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07/04/08 8:41 PM ET

Bullpen weathers storm

Bizarre play leads to two runs; Delcarmen puts out late fire

NEW YORK -- Rain was coming in steady drops, but the Red Sox's bullpen had dealt with far worse over the past week. It was the bottom of the seventh inning, and Hideki Okajima and Manny Delcarmen were trying to protect a victory for Josh Beckett amid a sudden rally by the Yankees on Friday afternoon.

But this was more than just trying to keep Beckett and the Red Sox in the win column. It was about two relievers who had dealt with different types of storm clouds in recent days -- the type that thundered in the form of big hits by the opposition. What this was really about was two relievers trying to prove that they can still be counted on with the game on the line.

In this instance, they succeeded, providing relief in the tensest of moments and leading the Sox to a 6-4 victory over their rivals. In fact, the Red Sox have taken the first two of this four-game series after arriving in the Bronx in the throes of a five-game losing streak.

"I think we came out and swung the bats," said Mike Lowell, who belted a three-run homer in the fifth to snap a 3-3 tie. "We've been doing it pretty well for the last two days. We're banging out a lot of hits. I think we're playing according to our strengths. I think that's more our style."

But before enjoying the win, the Red Sox first had to sit through a one-hour and 28-minute rain delay in the top of the eighth.

"It was a long day, but it ends up being a good day," said Red Sox manager Terry Francona.

It also ended up being kind of a wild day. Kevin Youkilis drilled one of the most bizarre two-run triples you will see in the top of the third. Yankees left fielder Johnny Damon went racing to the wall and nearly made a brilliant catch. As Damon went to the ground in pain, the baseball sat on the ledge atop the wall for a few seconds before falling back into play. A stunned Youkilis roared to third and the game was tied at 3.

Damon had to leave the game with a left shoulder contusion.

"You know when Johnny leaves a game, something's wrong," said Francona. "We had a bad view. It looked to me like it almost stayed on top of the wall. That's what it looked like. He almost caught it, he almost ran through the wall. It's a huge play. Johnny is not going to shortchange on effort."

The next bit of drama came in the bottom of the seventh. Okajima, who came on with a 6-3 lead, got off to a bad start, issuing a single to Melky Cabrera and a walk to Jose Molina. But he got Brett Gardner on a grounder to shortstop before a walk to Derek Jeter created the ultimate drama -- bases loaded with Bobby Abreu and Alex Rodriguez due next.

Okajima could exhale after Abreu popped one right through the soaking sky and into the mitt of Youkilis at first base.

"I thought Okajima came in and did a good job, even though he kind of got himself in a situation to where it could have backfired," said Beckett. "I thought he did a really good job getting Abreu to pop out."

But nobody had a tougher task than Delcarmen, who merely had to end his slump head-on by facing arguably the game's best hitter with the bases loaded. Delcarmen threw four straight offspeed pitches to A-Rod, getting him on a 1-2 curveball that was grounded to third, averting the potential crisis.

"Coming in there with the bases loaded is always a tough jam," said Delcarmen. "I'm just glad I got him out. We started out on a first-pitch curveball, [but it] kind of slipped out of my hand. We normally pound him in. He was expecting a changeup inside. [I] threw him another curveball, swing and a miss. The ground ball he hit -- I wanted to bury the curveball -- I left it up a little bit. It was enough to have him hit it on the ground."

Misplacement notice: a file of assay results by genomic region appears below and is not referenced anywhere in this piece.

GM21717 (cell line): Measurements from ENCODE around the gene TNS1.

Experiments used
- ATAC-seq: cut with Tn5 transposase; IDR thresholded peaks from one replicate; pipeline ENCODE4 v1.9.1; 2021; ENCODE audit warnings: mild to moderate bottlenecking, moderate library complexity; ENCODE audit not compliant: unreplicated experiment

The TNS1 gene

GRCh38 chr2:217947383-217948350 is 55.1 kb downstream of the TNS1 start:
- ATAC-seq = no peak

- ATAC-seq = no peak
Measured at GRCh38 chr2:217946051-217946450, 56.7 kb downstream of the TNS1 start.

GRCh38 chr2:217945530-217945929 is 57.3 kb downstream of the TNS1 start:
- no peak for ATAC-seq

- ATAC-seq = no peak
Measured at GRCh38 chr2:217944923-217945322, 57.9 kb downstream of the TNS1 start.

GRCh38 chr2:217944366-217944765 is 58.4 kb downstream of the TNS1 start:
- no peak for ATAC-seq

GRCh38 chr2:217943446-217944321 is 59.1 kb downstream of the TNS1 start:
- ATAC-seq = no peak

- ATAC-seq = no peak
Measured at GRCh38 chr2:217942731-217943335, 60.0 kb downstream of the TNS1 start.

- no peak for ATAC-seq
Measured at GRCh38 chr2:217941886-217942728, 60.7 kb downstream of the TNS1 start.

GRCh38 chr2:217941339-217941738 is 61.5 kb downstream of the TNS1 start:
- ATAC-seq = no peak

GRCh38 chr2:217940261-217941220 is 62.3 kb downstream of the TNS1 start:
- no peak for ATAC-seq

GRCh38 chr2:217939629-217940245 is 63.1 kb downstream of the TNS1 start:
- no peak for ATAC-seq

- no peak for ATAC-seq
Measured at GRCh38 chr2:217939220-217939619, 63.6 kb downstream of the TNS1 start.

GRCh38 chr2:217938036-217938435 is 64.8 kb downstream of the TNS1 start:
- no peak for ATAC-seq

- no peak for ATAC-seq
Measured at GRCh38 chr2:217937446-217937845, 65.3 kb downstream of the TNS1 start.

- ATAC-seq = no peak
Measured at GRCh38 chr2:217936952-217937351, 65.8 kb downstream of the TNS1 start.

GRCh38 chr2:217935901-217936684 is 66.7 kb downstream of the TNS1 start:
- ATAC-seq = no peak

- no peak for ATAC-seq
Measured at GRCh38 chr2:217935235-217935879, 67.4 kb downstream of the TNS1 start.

And nobody was more pleased about that than Okajima, who saw all his inherited runners go back to the dugout instead of crossing home plate.

"He said thank you to me like five times already," said Delcarmen. "It's part of baseball. I'll have runners on and he'll do the same thing for me."

And then there were more bullpen fires to put out. Lefty specialist Javy Lopez got a key double-play ball from Robinson Cano in the eighth. And Jonathan Papelbon, who hadn't pitched in a week, overcame some trouble in the ninth to record save No. 25.

Papelbon got a pair of quick outs before walking Gardner and almost ending the game when Coco Crisp appeared to make a diving catch on Derek Jeter. Instead, third-base umpire Wally Bell ruled that Crisp trapped the ball, and it went as an RBI double.

But Papelbon bounced back and got Abreu on a flyout to deep center, ending the game.

"I thought our bullpen did a pretty good job tonight," said Papelbon. "We went out there and did our job. When it all boils down to it, we were able to keep our ballclub in the game. That's all that matters."

As for Beckett, he rebounded from a shaky opening inning and wound up going six innings for his eighth victory. The right-hander allowed three runs -- none after the first -- while walking two and striking out four.

"I don't know that I really had a groove today," said Beckett. "It was just one of those deals. I made pitches when I had to."

The offense had its moments as well. Lowell had two hits and drove in four runs. Jacoby Ellsbury (3-for-5, two bunt singles) and red-hot Dustin Pedroia (2-for-4, two runs) created their fair share of havoc.

However, the bullpen probably savored the victory more than anyone else.

"Everybody in our bullpen is such a big part of this team," said catcher Jason Varitek. "And we need them -- we need them to throw well."

Ian Browne is a reporter for MLB.com. This story was not subject to the approval of Major League Baseball or its clubs.